Digital News Report – Astronomers believe they have found one of the earliest galaxies in the universe. The GN-108036 galaxy, which has been verified using the lens of the Subaru Telescope atop Mauna Kea in Hawaii, was originally spotted using space based telescopes.
The leader of this research, Masami Ouchi of the University of Tokyo, Japan, said the galaxy is approximately 12.9 billion light-years away. Considering that the Universe is around 13.7 billion years old, the researchers are looking back in time to the early millennia of the Universe.
At that time the galaxy was about 5-times smaller than our Milky Way Galaxy but producing 30 times more starts. It is estimated that the Milky Way produces about three stars a year while GN-108036 produced around 100 stars per year.
University of California, Riverside astronomer Bahram Mobasher and his graduate student Hooshang Nayyeri say the galaxy was first discovered using the space-based Spitzer and Hubble telescopes. They used the land-based Subaru telescope to confirm their findings.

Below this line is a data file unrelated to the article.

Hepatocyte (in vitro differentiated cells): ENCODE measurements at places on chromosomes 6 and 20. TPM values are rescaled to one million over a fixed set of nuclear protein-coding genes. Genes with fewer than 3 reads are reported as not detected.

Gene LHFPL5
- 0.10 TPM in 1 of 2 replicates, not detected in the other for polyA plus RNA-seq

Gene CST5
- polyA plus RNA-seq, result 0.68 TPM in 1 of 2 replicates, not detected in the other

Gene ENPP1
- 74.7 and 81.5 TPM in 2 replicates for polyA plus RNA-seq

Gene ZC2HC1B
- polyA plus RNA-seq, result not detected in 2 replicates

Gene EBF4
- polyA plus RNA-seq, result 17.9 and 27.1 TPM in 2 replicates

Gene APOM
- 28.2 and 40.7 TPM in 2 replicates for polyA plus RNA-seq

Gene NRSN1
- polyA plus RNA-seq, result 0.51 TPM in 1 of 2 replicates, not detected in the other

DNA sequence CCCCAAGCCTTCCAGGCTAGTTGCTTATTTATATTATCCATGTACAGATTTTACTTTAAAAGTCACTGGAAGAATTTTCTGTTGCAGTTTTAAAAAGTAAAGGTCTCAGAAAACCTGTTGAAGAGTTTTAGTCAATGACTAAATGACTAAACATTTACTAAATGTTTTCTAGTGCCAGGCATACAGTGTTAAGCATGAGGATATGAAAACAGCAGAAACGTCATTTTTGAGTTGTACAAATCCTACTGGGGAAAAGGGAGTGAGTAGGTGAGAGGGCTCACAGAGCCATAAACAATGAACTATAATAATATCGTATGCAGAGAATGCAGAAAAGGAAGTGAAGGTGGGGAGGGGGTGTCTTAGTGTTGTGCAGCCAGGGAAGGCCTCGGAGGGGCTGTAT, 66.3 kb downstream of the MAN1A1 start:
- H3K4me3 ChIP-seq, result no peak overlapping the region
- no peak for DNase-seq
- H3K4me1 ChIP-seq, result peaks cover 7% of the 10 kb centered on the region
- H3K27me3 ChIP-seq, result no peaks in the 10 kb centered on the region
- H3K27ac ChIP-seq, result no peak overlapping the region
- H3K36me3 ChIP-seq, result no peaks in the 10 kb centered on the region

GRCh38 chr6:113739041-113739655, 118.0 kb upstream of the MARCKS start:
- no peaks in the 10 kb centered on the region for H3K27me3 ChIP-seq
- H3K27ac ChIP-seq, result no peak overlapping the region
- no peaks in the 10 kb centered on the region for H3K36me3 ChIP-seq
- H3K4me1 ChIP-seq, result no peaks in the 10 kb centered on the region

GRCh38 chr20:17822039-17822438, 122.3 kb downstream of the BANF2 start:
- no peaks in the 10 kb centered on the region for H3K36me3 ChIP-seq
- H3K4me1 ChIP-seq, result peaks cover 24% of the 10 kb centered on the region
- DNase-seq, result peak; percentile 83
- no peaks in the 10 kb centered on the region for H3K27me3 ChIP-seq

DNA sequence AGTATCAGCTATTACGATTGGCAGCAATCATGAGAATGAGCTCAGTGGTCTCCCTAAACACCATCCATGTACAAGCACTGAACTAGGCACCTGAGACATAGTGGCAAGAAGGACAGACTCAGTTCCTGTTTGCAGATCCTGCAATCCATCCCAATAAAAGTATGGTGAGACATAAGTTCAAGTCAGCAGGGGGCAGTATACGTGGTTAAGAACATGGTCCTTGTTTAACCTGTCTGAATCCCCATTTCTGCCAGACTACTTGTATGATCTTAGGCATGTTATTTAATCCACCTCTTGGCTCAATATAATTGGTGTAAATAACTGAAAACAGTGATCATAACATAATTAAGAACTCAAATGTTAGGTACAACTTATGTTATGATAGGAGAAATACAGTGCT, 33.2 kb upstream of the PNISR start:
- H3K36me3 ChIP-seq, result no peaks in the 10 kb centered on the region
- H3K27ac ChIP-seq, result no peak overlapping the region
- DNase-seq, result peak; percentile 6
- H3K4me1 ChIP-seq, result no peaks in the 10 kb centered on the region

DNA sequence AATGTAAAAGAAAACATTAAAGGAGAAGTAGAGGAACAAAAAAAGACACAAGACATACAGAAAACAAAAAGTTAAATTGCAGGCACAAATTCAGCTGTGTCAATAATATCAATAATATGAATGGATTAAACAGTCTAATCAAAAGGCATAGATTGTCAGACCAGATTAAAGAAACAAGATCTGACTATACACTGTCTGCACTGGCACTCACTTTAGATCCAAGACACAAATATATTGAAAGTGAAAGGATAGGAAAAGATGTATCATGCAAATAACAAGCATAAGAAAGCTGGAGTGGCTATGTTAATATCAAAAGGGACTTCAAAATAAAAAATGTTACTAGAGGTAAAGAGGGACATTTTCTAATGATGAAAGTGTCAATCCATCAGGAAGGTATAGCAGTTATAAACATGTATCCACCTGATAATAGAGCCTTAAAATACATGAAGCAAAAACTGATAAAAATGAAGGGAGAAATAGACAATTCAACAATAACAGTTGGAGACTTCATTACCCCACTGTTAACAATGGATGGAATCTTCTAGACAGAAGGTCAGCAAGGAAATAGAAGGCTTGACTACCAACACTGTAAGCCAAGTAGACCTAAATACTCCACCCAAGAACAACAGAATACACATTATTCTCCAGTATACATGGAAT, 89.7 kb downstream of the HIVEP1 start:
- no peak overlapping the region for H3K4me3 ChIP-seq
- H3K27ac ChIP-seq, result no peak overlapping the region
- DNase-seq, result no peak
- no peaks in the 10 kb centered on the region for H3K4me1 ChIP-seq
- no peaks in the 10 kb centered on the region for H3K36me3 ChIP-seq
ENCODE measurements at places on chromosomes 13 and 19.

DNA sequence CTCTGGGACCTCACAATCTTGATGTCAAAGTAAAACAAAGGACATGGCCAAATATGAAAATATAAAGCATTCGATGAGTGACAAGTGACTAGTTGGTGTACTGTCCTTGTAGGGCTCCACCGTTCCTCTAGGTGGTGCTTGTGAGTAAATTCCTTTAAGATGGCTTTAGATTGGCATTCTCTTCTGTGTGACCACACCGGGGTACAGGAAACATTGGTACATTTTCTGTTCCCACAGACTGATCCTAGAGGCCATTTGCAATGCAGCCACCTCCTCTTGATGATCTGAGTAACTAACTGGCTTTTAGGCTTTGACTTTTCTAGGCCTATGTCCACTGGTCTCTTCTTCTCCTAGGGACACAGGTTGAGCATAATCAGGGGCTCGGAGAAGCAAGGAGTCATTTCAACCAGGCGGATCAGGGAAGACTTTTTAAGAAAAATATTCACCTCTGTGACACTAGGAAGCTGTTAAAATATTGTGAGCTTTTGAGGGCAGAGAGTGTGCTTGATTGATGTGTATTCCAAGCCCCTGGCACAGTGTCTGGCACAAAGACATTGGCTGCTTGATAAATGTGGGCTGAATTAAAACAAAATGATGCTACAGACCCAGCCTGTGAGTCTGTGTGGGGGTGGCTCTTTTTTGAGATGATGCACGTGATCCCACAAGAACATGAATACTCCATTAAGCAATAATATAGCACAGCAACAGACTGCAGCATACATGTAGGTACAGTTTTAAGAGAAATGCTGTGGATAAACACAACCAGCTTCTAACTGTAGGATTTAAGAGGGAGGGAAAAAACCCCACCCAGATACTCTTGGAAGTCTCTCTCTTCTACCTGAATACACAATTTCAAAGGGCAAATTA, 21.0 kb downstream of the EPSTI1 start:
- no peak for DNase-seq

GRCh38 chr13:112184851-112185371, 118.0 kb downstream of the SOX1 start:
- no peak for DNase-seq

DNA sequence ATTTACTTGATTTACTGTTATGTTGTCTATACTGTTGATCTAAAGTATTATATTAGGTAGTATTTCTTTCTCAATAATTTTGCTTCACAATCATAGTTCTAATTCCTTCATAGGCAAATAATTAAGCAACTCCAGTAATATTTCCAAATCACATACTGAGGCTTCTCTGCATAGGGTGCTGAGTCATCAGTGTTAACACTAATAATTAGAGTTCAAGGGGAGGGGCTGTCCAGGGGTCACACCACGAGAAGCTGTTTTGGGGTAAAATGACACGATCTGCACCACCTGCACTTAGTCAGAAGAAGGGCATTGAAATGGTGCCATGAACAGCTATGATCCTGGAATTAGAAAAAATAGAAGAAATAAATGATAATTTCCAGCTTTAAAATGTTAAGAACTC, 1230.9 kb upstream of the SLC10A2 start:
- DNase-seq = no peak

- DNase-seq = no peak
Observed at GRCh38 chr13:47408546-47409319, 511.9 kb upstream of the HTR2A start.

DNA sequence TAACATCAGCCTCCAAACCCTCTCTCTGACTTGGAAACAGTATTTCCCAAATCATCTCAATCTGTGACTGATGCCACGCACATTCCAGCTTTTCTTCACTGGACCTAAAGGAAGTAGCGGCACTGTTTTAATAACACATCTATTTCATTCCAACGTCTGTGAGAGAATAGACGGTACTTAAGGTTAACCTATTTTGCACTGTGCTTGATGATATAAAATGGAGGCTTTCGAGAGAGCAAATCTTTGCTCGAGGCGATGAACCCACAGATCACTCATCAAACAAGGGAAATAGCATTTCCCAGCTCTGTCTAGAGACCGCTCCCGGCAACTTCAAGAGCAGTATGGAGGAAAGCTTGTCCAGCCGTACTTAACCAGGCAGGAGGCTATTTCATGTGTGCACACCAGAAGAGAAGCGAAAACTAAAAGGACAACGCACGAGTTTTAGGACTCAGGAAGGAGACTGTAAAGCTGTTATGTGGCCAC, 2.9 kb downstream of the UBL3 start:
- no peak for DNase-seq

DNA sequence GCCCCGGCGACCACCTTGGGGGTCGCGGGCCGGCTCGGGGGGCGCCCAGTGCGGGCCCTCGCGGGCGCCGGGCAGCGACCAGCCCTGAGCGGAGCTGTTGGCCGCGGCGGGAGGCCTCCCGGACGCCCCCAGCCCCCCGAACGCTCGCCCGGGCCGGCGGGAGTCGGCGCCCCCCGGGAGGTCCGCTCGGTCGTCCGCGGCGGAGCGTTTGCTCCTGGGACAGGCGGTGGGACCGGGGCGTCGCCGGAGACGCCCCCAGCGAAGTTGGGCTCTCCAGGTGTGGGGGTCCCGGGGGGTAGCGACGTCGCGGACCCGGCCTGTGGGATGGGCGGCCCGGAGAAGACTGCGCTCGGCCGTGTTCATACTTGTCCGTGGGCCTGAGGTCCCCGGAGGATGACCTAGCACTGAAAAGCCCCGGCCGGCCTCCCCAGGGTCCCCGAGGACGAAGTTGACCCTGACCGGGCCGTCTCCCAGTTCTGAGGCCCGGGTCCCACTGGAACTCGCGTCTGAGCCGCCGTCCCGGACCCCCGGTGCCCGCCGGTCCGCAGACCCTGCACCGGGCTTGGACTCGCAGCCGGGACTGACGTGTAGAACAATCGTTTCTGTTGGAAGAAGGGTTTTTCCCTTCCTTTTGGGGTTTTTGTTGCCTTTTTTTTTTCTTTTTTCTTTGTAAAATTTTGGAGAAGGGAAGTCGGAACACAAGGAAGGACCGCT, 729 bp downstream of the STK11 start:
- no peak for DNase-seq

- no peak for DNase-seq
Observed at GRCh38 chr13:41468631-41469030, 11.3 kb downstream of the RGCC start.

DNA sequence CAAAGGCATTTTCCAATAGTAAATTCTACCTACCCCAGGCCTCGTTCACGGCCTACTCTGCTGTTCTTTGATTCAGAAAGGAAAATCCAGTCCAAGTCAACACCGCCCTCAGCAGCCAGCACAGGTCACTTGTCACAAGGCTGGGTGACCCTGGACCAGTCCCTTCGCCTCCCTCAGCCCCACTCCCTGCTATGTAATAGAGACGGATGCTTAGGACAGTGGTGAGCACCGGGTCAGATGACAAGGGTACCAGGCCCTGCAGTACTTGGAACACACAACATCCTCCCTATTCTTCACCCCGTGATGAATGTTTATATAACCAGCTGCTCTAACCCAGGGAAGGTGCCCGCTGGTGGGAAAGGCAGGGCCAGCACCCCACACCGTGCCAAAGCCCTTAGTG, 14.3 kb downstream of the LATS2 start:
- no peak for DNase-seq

They say the GN-108036 galaxy is the brightest galaxy they have found in the early universe. Only two other galaxies have been found to be more distant.
“The high rate of star formation found for GN-108036 implies that it was rapidly building up its mass some 750 million years after the Big Bang, when the universe was only about five percent of its present age,” said Mobasher, a professor of physics and astronomy. “This was therefore a likely ancestor of massive and evolved galaxies seen today.”
By: Tina Brown
Image: one of the most distant galaxies known, called GN-108036, dating back to 750 million years after the Big Bang that created our universe. The galaxy’s light took 12.9 billion years to reach us. NASA/JPL-Caltech/STScI/University of Tokyo